2020 - 2023
In September 2019, the Michigan Department of Health and Human Services (MDHHS), in partnership with the Maternal Infant Strategy Group (MISG), announced the release of the 2020-2023 Mother Infant Health & Equity Improvement Plan (MIHEIP).
The MIHEIP Integrates interventions across the maternal-infant dyad promoting a holistic approach to care that encompasses health and wellbeing for both mom and baby.
This work follows several Infant Mortality Plans, building off years of successful work across Michigan, and addressing the gaps which have persistently left behind the most vulnerable groups of women and infants across our state.
Efforts to reduce maternal and infant mortality and improve health outcomes cannot only focus on clinical interventions. They must address the underlying causes of maternal and infant mortality and acknowledge the underlying drivers of inequity, including poverty, racism, and discrimination.
Zero Preventable Deaths
Mothers and babies are dying from preventable causes. Approximately 90 women die each year in Michigan during pregnancy, at delivery, or within a year after the end of her pregnancy. In 2017, 762 infants died before their first birthday. (Source: MDHHS, Division for Vital Records and Health Statistics, Summary of 2017 Infant Death Statistics, November 2018)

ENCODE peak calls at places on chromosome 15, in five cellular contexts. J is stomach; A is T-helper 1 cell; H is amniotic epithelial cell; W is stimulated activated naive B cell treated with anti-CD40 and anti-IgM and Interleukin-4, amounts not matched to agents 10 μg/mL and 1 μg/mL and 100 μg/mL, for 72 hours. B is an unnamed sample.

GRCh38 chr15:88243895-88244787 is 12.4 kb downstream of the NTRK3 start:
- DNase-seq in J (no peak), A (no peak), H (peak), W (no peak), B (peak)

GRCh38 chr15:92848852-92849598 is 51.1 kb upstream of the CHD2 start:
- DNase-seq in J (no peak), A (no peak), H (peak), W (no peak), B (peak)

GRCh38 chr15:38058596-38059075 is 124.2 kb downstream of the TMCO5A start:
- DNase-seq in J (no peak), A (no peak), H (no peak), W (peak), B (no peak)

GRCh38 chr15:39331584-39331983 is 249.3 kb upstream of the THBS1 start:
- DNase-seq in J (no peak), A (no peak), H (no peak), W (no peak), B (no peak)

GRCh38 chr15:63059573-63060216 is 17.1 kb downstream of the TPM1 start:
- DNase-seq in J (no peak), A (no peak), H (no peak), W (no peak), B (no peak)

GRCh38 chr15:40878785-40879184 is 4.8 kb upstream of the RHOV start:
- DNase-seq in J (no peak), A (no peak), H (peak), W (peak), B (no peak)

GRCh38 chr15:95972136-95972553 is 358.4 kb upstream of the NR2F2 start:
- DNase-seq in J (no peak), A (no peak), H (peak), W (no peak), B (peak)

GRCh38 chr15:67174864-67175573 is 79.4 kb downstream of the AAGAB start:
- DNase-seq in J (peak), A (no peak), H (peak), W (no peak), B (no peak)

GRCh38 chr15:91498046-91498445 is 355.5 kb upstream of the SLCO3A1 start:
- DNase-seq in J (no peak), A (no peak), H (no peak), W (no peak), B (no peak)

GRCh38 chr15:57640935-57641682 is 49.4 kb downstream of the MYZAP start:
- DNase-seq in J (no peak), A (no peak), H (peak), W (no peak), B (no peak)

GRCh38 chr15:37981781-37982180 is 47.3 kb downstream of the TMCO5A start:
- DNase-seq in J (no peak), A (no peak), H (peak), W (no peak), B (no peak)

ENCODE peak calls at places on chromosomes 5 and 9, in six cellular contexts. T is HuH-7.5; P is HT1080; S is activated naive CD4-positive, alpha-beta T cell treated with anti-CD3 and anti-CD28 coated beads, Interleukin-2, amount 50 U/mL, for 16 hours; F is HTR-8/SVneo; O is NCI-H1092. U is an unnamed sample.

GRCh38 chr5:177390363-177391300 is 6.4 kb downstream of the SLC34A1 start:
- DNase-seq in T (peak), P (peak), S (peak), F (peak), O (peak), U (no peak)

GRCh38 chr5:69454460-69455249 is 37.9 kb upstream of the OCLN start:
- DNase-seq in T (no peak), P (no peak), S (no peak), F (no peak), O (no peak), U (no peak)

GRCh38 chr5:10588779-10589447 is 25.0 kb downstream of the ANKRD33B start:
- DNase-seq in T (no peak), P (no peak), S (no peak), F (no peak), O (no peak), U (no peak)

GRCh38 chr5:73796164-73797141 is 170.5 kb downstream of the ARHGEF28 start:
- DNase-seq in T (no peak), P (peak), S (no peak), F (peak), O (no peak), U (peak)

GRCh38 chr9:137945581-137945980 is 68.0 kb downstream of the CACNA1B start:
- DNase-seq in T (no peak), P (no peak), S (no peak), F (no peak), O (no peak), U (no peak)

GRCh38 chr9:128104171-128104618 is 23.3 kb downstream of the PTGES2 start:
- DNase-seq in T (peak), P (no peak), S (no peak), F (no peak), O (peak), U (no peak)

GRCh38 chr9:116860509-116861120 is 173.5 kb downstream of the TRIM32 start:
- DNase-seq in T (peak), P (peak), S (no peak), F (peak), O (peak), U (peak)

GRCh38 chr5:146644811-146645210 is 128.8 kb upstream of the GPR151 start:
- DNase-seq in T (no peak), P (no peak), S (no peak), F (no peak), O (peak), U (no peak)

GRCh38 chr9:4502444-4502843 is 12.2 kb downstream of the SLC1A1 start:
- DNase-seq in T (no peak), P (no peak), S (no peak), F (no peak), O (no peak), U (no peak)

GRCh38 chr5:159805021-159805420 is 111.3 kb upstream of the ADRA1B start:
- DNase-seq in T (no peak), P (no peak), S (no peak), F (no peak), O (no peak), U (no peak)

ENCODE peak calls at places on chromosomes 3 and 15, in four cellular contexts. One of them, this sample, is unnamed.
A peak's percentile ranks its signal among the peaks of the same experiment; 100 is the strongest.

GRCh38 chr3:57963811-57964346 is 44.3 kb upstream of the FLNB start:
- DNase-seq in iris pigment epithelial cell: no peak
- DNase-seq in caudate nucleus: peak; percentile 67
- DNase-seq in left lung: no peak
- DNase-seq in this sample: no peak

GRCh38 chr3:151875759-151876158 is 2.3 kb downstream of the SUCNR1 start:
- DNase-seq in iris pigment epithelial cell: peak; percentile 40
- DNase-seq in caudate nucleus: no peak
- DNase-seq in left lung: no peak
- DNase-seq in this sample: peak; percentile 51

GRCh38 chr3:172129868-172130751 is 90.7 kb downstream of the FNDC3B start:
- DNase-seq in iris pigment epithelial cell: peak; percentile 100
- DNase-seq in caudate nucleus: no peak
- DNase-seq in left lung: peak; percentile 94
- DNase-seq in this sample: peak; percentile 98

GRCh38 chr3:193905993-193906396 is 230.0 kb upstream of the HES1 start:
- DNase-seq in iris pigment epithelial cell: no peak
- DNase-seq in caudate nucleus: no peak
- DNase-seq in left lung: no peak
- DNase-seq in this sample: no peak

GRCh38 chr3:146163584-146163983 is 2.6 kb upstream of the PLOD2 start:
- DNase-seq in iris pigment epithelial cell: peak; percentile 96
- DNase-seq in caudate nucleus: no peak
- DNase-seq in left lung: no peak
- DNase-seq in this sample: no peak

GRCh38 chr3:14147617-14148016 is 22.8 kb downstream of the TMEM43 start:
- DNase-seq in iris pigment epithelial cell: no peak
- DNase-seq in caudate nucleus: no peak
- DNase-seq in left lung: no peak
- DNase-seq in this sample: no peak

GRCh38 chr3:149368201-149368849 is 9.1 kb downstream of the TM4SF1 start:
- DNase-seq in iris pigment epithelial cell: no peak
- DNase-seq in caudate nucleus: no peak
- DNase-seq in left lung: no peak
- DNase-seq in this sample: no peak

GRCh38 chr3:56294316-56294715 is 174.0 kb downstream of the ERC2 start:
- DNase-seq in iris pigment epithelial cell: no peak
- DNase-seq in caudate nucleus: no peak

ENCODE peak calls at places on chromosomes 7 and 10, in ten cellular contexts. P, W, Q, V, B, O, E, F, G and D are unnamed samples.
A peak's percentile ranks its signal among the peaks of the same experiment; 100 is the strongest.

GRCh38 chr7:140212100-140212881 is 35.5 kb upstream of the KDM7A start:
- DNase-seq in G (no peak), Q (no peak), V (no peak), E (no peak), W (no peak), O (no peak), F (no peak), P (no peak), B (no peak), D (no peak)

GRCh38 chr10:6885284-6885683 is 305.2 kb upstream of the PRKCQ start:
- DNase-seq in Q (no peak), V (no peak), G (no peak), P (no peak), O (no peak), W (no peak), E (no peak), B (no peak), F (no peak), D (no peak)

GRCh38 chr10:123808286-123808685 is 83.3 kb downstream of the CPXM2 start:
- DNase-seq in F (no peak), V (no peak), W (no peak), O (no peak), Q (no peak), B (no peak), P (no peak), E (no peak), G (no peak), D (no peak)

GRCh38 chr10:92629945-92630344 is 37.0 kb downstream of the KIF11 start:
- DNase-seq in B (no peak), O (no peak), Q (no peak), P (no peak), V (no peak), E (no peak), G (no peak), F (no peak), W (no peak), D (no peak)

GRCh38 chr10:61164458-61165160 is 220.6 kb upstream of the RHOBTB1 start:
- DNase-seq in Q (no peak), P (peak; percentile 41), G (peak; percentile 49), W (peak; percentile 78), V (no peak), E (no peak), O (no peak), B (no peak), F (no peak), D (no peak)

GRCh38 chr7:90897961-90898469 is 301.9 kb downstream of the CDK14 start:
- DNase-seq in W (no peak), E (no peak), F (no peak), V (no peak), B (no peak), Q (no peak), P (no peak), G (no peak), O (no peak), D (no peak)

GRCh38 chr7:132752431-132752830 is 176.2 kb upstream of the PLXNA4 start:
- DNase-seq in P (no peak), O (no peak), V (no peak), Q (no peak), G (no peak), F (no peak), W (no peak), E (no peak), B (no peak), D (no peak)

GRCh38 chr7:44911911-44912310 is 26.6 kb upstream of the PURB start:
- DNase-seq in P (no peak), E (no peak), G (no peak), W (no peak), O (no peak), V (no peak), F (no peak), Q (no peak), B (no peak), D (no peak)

Zero Health Disparities
Women of color are more likely to die from pregnancy-related causes than White women. Infants born to women of color are more likely to die before they reach their first birthday. (Source: MDHHS, Division for Vital Records and Health Statistics, 2018)
Six Primary Priorities of the MIHEIP
To achieve the vision of the MIHEIP, upstream preventative measures should be employed to ensure that girls and women are healthy and in a supportive social and physical environment; inclusive of acknowledging and addressing mental and behavioral health concerns, as well as Adverse Childhood Experiences (ACEs). Throughout pregnancy, access to prenatal care is key; cross-sector collaborations are needed to ensure that women have access to life-saving interventions and resources. Postpartum care is needed to ensure that mothers and infants have access to care and continue to thrive.